Everything is “transforming” these days. Our economy, our military, our nation and our place in the world are all under immense pressures to change, to dramatically alter what we are to keep up with what we need to be.
AFCEA is changing as well. But perhaps this change is more measured, tempered by the association’s long history of service and the guiding principles that have served everyone so well over the years. And perhaps we can use some of these things that have not changed to help us grow as an association and as individual chapters. Following are some thoughts, observations and expressions of grateful appreciation from a new, small chapter in this regard.
The Orlando-Central Florida Chapter has 72 members and is growing. It recently was honored with the Harry C. Ingles Award, and it is entering its fourth year of service to the U.S. Defense Department’s Modeling and Simulation Center of Excellence in Orlando. It serves a small community of all four military services and the U.S. Coast Guard, plus more than 160 companies devoted to modeling and simulation, plus academic institutions offering both master’s and doctoral programs in this important discipline.
This may not sound like communications and electronics, or command, control, communications, computers, intelligence, surveillance and reconnaissance (C4ISR), or any other typical AFCEA community of interest. That observation is exactly on target. It points straight to some of the strengths of AFCEA International and its members that the chapter can leverage in these transformative times.
First, the AFCEA focus is C4ISR, which is about gathering information, making decisions and directing action in a dynamic environment. That is a pretty broad scope. The modeling and simulation community of interest in Central Florida is large and strong, as are a number of professional associations focused around the “Team Orlando” Center of Excellence and other high-technology interests and industries in the area. But there is room for gathering information, making decisions and directing action in almost any community of interest, and the Orlando-Central Florida Chapter has been able to carve out a niche for AFCEA in an environment filled with other professional associations.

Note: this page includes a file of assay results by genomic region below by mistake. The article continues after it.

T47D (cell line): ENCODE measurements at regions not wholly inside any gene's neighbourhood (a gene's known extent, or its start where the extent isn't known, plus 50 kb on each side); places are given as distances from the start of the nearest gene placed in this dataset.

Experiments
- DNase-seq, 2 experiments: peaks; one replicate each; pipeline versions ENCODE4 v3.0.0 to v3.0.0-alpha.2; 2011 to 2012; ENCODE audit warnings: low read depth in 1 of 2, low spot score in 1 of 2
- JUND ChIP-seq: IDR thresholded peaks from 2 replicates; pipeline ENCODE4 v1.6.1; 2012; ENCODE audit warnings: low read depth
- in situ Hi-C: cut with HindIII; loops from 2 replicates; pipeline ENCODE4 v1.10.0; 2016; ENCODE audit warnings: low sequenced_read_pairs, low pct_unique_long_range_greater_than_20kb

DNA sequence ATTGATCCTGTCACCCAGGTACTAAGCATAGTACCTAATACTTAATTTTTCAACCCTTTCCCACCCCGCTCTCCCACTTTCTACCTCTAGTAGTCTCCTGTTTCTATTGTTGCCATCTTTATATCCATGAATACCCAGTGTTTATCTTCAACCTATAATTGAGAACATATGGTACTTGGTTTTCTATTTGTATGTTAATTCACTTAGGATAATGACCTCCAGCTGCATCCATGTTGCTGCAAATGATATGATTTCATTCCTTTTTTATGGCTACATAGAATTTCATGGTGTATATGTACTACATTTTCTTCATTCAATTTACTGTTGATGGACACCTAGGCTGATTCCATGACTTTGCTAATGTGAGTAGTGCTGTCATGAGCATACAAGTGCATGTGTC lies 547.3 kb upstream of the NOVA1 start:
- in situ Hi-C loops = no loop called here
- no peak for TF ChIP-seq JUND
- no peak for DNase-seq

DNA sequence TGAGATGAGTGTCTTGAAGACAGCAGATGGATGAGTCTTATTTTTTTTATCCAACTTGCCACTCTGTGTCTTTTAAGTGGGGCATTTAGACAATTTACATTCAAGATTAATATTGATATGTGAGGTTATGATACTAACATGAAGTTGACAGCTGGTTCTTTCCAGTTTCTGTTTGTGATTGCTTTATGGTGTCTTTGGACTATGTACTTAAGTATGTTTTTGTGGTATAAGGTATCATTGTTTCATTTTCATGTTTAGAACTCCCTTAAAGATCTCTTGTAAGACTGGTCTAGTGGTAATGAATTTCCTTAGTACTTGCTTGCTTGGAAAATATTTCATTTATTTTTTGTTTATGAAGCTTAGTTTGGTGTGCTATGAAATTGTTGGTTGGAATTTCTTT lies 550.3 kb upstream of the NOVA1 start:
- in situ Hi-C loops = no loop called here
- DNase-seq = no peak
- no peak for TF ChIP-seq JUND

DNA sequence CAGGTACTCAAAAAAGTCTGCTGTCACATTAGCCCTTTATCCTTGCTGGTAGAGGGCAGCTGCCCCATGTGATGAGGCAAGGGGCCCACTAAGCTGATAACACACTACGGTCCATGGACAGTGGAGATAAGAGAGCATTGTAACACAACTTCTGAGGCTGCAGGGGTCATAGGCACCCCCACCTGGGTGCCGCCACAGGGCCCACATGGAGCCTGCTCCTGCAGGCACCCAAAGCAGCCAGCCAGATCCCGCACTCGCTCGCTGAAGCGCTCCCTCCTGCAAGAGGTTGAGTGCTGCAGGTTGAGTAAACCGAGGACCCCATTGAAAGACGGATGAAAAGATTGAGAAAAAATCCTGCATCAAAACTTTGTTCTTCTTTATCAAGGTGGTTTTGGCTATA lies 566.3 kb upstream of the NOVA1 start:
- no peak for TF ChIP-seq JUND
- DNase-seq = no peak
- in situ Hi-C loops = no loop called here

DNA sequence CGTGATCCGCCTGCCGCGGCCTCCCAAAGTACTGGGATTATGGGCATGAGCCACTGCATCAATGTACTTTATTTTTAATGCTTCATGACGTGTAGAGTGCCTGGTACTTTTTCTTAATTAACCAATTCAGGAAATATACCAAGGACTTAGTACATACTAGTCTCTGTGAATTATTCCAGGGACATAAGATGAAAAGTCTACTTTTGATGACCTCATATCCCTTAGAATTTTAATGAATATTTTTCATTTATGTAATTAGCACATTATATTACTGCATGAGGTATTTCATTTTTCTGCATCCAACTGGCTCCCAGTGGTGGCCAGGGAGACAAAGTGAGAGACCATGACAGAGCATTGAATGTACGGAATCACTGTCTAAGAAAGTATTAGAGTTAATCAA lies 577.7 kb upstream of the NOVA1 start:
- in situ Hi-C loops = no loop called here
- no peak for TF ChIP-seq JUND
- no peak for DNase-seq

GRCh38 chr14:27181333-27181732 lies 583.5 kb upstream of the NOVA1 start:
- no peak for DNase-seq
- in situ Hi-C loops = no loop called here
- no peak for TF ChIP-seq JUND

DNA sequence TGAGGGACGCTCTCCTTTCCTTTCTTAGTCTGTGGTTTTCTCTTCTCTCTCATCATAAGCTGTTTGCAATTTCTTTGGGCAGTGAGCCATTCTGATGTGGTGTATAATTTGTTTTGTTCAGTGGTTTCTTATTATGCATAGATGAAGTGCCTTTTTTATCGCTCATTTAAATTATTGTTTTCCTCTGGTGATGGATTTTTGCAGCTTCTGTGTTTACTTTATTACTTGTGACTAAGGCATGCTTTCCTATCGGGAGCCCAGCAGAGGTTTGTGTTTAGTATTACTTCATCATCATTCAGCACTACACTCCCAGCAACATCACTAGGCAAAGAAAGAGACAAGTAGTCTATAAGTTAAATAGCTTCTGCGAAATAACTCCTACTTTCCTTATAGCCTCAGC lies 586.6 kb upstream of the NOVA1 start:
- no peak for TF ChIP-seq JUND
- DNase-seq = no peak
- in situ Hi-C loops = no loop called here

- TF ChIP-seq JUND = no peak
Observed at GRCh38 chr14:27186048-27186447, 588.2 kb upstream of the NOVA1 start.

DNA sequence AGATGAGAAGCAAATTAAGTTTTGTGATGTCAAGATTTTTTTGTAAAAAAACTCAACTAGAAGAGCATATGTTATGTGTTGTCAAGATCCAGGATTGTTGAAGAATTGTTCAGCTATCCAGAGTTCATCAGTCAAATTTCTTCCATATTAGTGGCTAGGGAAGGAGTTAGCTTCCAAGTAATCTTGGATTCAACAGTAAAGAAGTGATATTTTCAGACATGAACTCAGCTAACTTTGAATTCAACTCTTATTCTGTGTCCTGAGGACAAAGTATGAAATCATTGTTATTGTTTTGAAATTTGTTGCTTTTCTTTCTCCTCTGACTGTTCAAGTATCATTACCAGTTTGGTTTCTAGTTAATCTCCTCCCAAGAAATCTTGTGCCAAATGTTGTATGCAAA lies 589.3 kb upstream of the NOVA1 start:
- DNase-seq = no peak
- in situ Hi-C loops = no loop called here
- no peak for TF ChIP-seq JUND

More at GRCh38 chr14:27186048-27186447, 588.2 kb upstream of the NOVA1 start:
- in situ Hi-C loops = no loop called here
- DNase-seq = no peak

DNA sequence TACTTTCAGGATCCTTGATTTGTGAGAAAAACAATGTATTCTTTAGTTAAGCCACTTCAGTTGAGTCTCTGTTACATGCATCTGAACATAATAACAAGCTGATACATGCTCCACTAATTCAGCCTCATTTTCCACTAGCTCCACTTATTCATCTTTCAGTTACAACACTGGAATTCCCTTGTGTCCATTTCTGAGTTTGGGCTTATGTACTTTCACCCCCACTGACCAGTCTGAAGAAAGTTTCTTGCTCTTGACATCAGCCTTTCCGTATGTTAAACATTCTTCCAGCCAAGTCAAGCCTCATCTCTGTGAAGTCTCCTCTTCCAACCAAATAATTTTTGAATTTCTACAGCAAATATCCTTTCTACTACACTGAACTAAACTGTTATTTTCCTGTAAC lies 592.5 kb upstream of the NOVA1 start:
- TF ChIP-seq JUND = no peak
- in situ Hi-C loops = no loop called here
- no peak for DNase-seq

We have found that some sister associations (in our case usually the Association of the United States Army [AUSA], and the International Test and Evaluation Association [ITEA]) are happy to co-sponsor events with us, as long as we respect their turf. We have established a council of the presidents or program chairs of many of the local chapters of various professional associations to coordinate calendars and work cooperative events. This appears to be working very well, and it may be a way to grow awareness of AFCEA and our mission while leveraging the interests and resources of sister associations.
Second, there is real power in the nonpartisan, strictly ethical forum for exchanging ideas and information that is at the heart of AFCEA, and members do not have to be Signal Corps veterans to understand and appreciate that fact. More and more, the world around us is returning to some basic values of which AFCEA and its members never lost sight. The high standards AFCEA sets as its very foundation have helped our chapter attract new members who did not need a course in business ethics to understand the value of the AFCEA forum. Many of these new members have solid military backgrounds but little or no signals experience. They were attracted to this small AFCEA chapter by some careful recruiting, assurance that its members are not all wireheads and direct observation of the upright, straightforward AFCEA forum at work. These new AFCEANs are a constant source of new ideas and dedicated hard work for everyone, and they drive much of the small success we have realized.
Third, we have found it absolutely essential to have a financial engine that powers the chapter. While this may be a blinding flash of the obvious for most chapters, the short history of the Orlando-Central Florida Chapter makes it easy for members to remember the early days when every luncheon was an adventure because the chapter treasury had no “float” in its bank account to cover any mistakes or last-minute changes. Support from AFCEA International—and thus from all of you—was essential to getting this chapter started. However, to really lift off, the chapter had to find its own engine. For us this turned out to be a small but high-quality local TechNet, co-sponsored with the large AUSA chapter here and generally focused on some C4ISR-related topics of interest to local constituencies.
Much chapter business revolves around planning and executing this annual TechNet, and then disbursing the proceeds through the chapter’s various educational awards and grants. Our chapter’s core members—many of whom are new AFCEANs—are very action-oriented, and one of the main reasons they signed on with AFCEA is to make good things happen, not just to attend meetings. Dollars—made in an ethical, constructive endeavor and spent for a good cause—seem to us to be a good measure of our results in this regard.
Perhaps these observations can help other chapters work a long-standing challenge. We in Orlando know we still have much hard work to do to become an established chapter, and we look around AFCEA with admiration, and perhaps a bit of envy, at the successes other chapters have achieved. But with AFCEA’s time-honored foundation and strengths, we know where we are going, and with the help of our friends at AFCEA International Headquarters and throughout the association, we are confident in our journey. Our sincere thanks to all of you for the example you set, the work you do and the help you extend.